[PUBMED] [CROSSREF]
  19. Pavlov VA, Tracey KJ (2015) Neural circuitry and immunity. Immunol Res 63: 38–57.
    [PUBMED] [CROSSREF]
  20. Sagar SM, Price KJ, Kasting NW, Sharp FR (1995) Anatomic patterns of Fos immunostaining in rat brain following systemic endotoxin administration. Brain Res Bull 36: 381–392.
    [CROSSREF]
  21. Xagorari A, Chlichlia K (2008) Toll-like receptors and viruses: induction of innate antiviral immune responses. Open Microbiol J 2: 49–59.
    [PUBMED] [CROSSREF]
  22. Wallois F, Gros F, Masmoudi K, Larnicol N (1995) C-Fos-like immunoreactivity in the cat brainstem evoked by sneeze-inducing air puff stimulation of the nasal mucosa. Brain Res 687: 143–154.
    [PUBMED] [CROSSREF]
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FIGURES & TABLES

Fig. 1.

cFos expression in the nucleus of the solitary (NTS) following intranasal R-837 challenge. Animals were intranasally challenged with PBS (A, C) or R-837 (B, D) and staining was assessed in the caudal (A-B) and medial (C-D) NTS after 1 h. Staining was quantified using image analysis software (E). Values are presented as mean +/SEM. ***p<0.001 using a two-way ANOVA followed by a Sidak’s multiple comparison post-test; n=7.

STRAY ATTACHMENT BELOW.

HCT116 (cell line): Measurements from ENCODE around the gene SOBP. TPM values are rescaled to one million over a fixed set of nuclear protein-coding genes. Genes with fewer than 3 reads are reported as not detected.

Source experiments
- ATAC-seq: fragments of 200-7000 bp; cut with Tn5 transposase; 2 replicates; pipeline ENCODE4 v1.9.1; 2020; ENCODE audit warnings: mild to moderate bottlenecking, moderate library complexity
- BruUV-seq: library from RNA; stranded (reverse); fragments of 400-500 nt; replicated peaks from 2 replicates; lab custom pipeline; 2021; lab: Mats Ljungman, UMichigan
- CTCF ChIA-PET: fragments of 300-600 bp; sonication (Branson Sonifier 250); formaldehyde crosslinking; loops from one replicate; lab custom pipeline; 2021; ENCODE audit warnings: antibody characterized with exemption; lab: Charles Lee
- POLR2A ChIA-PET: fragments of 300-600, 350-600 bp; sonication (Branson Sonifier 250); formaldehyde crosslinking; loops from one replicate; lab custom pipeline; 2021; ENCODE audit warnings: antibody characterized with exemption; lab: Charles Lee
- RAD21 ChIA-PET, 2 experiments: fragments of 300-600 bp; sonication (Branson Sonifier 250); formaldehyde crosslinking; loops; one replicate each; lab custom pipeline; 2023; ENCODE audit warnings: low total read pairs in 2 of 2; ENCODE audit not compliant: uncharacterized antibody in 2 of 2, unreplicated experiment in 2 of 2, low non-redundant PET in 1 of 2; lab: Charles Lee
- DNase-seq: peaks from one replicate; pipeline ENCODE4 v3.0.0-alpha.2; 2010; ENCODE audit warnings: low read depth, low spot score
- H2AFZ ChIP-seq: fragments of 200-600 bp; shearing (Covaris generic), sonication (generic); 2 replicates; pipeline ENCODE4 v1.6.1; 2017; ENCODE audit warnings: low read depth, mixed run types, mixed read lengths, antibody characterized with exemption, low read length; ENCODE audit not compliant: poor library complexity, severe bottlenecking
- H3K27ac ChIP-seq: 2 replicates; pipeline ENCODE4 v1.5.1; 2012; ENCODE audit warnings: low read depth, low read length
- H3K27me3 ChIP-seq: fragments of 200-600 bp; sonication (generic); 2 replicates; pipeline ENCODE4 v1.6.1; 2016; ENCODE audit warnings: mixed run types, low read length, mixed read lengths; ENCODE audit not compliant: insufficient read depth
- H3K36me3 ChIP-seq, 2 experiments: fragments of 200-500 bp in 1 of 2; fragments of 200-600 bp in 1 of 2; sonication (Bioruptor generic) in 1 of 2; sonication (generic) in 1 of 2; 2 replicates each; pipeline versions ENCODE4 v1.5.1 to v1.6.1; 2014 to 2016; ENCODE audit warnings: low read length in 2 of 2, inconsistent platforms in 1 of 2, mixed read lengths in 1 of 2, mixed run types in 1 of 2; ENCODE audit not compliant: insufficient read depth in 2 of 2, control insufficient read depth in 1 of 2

Full Size   |   Slide (.pptx)

Fig. 2.

Levels of pro-inflammatory cytokines in nasal lavage 1 h after intranasal challenge with PBS or R-837. Levels were measured using a multiplex ELISA. Values are presented as individual data points.**p<0.001 using a non-parametric Mann-Whitney U-test; n=8.

Full Size   |   Slide (.pptx)

REFERENCES

  1. Andratsch M, Mair N, Constantin CE, Scherbakov N, Benetti C, Quarta S, Vogl C, Sailer CA, Uceyler N, Brockhaus J, Martini R, Sommer C, Zeilhofer HU, Müller W, Kuner R, Davis JB, Rose-John S, Kress M (2009) A key role for gp130 expressed on peripheral sensory nerves in pathological pain. J Neurosci 29: 13473–13483.
    [PUBMED] [CROSSREF]
  2. Anton F, Peppel P (1991) Central projections of trigeminal primary afferents innervating the nasal mucosa: a horseradish peroxidase study in the rat. Neuroscience 41: 617–628.
    [PUBMED] [CROSSREF]
  3. Anton F, Peppel P, Euchner I, Handwerker HO (1991) Controlled noxious chemical stimulation: responses of rat trigeminal brainstem neurones to CO2 pulses applied to the nasal mucosa. Neurosci Lett 123: 208–211.
    [PUBMED] [CROSSREF]
  4. Chen CY, Shih YC, Hung YF, Hsueh YP (2019) Beyond defense: regulation of neuronal morphogenesis and brain functions via Toll-like Receptors. J Biomed Sci 26: 90.
    [PUBMED] [CROSSREF]
  5. D’Mello C, Swain MG (2017) Immune-to-brain communication pathways in inflammation-associated sickness and depression. Curr Top Behav Neurosci 31: 73–94.